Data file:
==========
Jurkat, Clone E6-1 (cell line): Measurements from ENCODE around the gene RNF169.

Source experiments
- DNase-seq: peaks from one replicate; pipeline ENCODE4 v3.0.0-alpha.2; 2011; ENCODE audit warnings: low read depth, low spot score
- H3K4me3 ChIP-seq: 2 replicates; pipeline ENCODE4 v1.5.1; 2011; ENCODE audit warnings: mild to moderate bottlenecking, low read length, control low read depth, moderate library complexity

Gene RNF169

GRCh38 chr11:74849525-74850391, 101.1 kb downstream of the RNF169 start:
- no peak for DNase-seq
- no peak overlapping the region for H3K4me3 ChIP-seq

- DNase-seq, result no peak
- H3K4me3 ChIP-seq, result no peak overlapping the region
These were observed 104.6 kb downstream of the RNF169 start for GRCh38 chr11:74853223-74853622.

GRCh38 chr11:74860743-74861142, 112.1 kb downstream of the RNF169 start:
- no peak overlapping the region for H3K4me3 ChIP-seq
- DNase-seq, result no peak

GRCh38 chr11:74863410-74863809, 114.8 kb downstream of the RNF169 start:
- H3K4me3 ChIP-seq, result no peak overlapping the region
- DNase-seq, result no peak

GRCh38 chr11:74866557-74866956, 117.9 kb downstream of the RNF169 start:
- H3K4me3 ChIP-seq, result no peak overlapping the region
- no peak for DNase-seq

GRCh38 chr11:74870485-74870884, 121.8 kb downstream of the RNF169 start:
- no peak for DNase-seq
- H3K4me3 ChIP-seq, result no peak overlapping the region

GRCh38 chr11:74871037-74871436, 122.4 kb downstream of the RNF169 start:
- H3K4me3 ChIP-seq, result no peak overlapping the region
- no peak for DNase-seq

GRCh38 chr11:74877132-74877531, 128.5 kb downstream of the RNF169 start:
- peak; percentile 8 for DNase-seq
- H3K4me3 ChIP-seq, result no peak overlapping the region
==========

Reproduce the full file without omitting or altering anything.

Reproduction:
Jurkat, Clone E6-1 (cell line): Measurements from ENCODE around the gene RNF169.

Source experiments
- DNase-seq: peaks from one replicate; pipeline ENCODE4 v3.0.0-alpha.2; 2011; ENCODE audit warnings: low read depth, low spot score
- H3K4me3 ChIP-seq: 2 replicates; pipeline ENCODE4 v1.5.1; 2011; ENCODE audit warnings: mild to moderate bottlenecking, low read length, control low read depth, moderate library complexity

Gene RNF169

GRCh38 chr11:74849525-74850391, 101.1 kb downstream of the RNF169 start:
- no peak for DNase-seq
- no peak overlapping the region for H3K4me3 ChIP-seq

- DNase-seq, result no peak
- H3K4me3 ChIP-seq, result no peak overlapping the region
These were observed 104.6 kb downstream of the RNF169 start for GRCh38 chr11:74853223-74853622.

GRCh38 chr11:74860743-74861142, 112.1 kb downstream of the RNF169 start:
- no peak overlapping the region for H3K4me3 ChIP-seq
- DNase-seq, result no peak

GRCh38 chr11:74863410-74863809, 114.8 kb downstream of the RNF169 start:
- H3K4me3 ChIP-seq, result no peak overlapping the region
- DNase-seq, result no peak

GRCh38 chr11:74866557-74866956, 117.9 kb downstream of the RNF169 start:
- H3K4me3 ChIP-seq, result no peak overlapping the region
- no peak for DNase-seq

GRCh38 chr11:74870485-74870884, 121.8 kb downstream of the RNF169 start:
- no peak for DNase-seq
- H3K4me3 ChIP-seq, result no peak overlapping the region

GRCh38 chr11:74871037-74871436, 122.4 kb downstream of the RNF169 start:
- H3K4me3 ChIP-seq, result no peak overlapping the region
- no peak for DNase-seq

GRCh38 chr11:74877132-74877531, 128.5 kb downstream of the RNF169 start:
- peak; percentile 8 for DNase-seq
- H3K4me3 ChIP-seq, result no peak overlapping the region